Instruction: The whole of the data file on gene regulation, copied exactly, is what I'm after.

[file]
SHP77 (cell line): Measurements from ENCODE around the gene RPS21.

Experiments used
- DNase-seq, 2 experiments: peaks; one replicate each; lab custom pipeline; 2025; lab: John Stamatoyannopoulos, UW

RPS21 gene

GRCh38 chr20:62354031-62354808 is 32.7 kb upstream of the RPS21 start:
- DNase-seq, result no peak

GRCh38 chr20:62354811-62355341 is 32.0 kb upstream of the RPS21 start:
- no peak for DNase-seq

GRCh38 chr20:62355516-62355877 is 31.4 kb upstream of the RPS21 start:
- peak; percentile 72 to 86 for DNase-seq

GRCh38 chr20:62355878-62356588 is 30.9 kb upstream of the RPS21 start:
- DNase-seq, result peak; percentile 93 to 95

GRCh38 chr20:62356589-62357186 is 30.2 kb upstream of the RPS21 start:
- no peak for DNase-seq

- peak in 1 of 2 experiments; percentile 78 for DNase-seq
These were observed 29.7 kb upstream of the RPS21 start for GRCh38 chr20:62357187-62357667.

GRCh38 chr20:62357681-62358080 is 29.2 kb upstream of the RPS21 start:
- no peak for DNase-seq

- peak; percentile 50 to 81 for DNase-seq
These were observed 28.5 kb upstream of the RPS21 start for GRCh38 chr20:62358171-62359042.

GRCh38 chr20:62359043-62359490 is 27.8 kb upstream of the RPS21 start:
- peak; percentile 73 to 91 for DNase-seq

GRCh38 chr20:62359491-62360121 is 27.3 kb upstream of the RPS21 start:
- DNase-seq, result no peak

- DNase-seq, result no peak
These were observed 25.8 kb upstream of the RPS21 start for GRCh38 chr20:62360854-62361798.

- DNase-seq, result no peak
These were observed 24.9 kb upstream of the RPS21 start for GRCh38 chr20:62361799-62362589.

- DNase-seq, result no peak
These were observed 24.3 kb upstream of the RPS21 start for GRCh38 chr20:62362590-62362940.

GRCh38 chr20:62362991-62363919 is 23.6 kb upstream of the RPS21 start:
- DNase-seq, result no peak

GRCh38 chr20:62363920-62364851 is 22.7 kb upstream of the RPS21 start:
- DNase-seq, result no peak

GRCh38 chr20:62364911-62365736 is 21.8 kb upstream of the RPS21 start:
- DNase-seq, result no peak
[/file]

SHP77 (cell line): Measurements from ENCODE around the gene RPS21.

Experiments used
- DNase-seq, 2 experiments: peaks; one replicate each; lab custom pipeline; 2025; lab: John Stamatoyannopoulos, UW

RPS21 gene

GRCh38 chr20:62354031-62354808 is 32.7 kb upstream of the RPS21 start:
- DNase-seq, result no peak

GRCh38 chr20:62354811-62355341 is 32.0 kb upstream of the RPS21 start:
- no peak for DNase-seq

GRCh38 chr20:62355516-62355877 is 31.4 kb upstream of the RPS21 start:
- peak; percentile 72 to 86 for DNase-seq

GRCh38 chr20:62355878-62356588 is 30.9 kb upstream of the RPS21 start:
- DNase-seq, result peak; percentile 93 to 95

GRCh38 chr20:62356589-62357186 is 30.2 kb upstream of the RPS21 start:
- no peak for DNase-seq

- peak in 1 of 2 experiments; percentile 78 for DNase-seq
These were observed 29.7 kb upstream of the RPS21 start for GRCh38 chr20:62357187-62357667.

GRCh38 chr20:62357681-62358080 is 29.2 kb upstream of the RPS21 start:
- no peak for DNase-seq

- peak; percentile 50 to 81 for DNase-seq
These were observed 28.5 kb upstream of the RPS21 start for GRCh38 chr20:62358171-62359042.

GRCh38 chr20:62359043-62359490 is 27.8 kb upstream of the RPS21 start:
- peak; percentile 73 to 91 for DNase-seq

GRCh38 chr20:62359491-62360121 is 27.3 kb upstream of the RPS21 start:
- DNase-seq, result no peak

- DNase-seq, result no peak
These were observed 25.8 kb upstream of the RPS21 start for GRCh38 chr20:62360854-62361798.

- DNase-seq, result no peak
These were observed 24.9 kb upstream of the RPS21 start for GRCh38 chr20:62361799-62362589.

- DNase-seq, result no peak
These were observed 24.3 kb upstream of the RPS21 start for GRCh38 chr20:62362590-62362940.

GRCh38 chr20:62362991-62363919 is 23.6 kb upstream of the RPS21 start:
- DNase-seq, result no peak

GRCh38 chr20:62363920-62364851 is 22.7 kb upstream of the RPS21 start:
- DNase-seq, result no peak

GRCh38 chr20:62364911-62365736 is 21.8 kb upstream of the RPS21 start:
- DNase-seq, result no peak